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But as he advanced in stature and in years to the time of attaining youth's estate, he then came to use fewer words, his voice was more subdued, and he became so bashful that he actually blushed whenever he met his elders; and that puppy-like manner of breaking in upon anybody and everybody alike he no longer exhibited with so much forwardness. So he became more quiet, to be sure, but in social intercourse altogether charming. The boys liked him,1 too; for in all the contests in which those of the same age are wont often to engage with one another he did not challenge his mates to those in which he knew he was superior, but he proposed precisely those exercises in which he knew he was not their equal, saying that he would do better than they; and he would at once take the lead, jumping up upon the horses to contend on horseback either in archery or in throwing the spear, although he was not yet a good rider, and when he was beaten he laughed at himself most heartily.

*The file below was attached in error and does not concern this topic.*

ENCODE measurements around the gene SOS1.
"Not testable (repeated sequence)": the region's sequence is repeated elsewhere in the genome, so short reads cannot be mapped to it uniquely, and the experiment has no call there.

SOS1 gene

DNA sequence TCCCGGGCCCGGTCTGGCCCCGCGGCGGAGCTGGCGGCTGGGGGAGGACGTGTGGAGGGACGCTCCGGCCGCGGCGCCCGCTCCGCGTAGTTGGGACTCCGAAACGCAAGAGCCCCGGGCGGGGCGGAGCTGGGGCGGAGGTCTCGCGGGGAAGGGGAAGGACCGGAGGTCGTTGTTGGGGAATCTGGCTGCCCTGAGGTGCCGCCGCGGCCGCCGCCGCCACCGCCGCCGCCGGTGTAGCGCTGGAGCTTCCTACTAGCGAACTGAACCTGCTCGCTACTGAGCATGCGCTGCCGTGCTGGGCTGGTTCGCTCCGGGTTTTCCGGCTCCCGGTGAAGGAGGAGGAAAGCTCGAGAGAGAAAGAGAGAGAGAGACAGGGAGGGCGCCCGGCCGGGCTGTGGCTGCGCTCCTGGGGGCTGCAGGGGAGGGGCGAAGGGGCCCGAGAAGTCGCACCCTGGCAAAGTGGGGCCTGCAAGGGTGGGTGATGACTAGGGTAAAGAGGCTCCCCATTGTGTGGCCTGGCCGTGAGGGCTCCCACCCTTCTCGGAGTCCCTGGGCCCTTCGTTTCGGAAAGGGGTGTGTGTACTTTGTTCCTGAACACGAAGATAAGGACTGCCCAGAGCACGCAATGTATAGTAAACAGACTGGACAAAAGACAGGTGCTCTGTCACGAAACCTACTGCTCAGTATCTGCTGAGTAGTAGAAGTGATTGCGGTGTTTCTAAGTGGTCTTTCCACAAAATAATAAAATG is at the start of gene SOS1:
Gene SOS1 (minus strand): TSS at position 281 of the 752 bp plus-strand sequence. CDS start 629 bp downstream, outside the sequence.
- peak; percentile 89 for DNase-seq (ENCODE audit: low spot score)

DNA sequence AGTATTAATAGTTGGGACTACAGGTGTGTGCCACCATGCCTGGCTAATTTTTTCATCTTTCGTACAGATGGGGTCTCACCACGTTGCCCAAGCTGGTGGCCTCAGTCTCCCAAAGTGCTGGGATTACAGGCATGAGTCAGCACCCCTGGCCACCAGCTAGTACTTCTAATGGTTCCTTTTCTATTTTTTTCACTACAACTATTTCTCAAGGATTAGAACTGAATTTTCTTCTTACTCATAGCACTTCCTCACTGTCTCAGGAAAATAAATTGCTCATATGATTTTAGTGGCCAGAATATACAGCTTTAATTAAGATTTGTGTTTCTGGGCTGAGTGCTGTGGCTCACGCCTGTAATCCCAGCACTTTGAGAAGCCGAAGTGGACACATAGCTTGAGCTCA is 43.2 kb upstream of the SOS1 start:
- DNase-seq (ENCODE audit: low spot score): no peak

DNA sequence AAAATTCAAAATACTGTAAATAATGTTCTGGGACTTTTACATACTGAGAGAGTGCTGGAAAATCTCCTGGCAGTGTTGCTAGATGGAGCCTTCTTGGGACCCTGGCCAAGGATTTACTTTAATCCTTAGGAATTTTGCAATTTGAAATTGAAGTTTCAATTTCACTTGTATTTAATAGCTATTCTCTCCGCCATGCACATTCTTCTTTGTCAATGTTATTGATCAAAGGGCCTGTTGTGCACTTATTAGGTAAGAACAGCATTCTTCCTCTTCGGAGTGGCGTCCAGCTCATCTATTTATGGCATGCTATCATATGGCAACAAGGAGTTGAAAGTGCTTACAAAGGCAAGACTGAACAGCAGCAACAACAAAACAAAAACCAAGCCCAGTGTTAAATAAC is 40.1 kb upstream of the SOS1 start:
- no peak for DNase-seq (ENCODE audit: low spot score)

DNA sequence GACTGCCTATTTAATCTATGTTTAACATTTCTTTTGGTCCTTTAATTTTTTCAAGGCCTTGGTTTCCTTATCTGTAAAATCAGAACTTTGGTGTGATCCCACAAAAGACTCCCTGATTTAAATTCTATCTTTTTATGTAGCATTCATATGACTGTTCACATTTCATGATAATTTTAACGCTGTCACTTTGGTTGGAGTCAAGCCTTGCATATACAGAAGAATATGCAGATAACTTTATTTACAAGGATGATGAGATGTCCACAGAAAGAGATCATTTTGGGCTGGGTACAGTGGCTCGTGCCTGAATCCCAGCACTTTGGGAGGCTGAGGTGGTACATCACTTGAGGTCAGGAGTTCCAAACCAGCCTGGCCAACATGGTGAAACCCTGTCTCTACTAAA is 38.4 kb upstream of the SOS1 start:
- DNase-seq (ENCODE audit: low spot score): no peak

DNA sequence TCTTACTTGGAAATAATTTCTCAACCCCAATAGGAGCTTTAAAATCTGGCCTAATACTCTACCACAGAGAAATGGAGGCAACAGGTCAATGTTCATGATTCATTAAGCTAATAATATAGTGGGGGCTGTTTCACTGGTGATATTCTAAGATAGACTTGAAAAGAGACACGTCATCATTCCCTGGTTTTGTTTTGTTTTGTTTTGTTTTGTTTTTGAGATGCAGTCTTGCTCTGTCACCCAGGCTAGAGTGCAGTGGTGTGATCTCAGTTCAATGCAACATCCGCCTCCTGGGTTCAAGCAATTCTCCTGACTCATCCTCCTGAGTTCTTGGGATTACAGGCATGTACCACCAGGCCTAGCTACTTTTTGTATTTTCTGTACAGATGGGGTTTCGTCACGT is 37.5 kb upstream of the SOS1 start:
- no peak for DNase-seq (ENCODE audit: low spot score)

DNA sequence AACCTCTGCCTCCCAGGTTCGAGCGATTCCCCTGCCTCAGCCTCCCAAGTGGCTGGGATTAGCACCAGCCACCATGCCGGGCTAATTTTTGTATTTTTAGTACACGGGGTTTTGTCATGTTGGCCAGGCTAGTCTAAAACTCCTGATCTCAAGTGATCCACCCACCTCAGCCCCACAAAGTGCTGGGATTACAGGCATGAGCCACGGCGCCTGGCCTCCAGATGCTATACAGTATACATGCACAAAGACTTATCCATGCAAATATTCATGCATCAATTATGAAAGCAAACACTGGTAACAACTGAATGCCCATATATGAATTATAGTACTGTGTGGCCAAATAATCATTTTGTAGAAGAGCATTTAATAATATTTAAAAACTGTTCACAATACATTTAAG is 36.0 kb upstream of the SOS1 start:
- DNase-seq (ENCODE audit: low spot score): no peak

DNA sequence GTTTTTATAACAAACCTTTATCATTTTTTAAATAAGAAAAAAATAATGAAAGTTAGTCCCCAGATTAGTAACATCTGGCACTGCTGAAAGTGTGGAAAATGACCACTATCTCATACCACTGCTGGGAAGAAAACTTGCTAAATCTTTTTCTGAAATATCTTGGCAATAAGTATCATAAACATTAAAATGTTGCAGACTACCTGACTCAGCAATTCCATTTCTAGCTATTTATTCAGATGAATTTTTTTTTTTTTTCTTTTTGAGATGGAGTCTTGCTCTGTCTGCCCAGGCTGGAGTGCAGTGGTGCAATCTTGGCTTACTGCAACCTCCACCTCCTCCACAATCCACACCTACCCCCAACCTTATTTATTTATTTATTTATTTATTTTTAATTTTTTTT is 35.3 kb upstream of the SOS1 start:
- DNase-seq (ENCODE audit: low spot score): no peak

1 His spirit of comradeship

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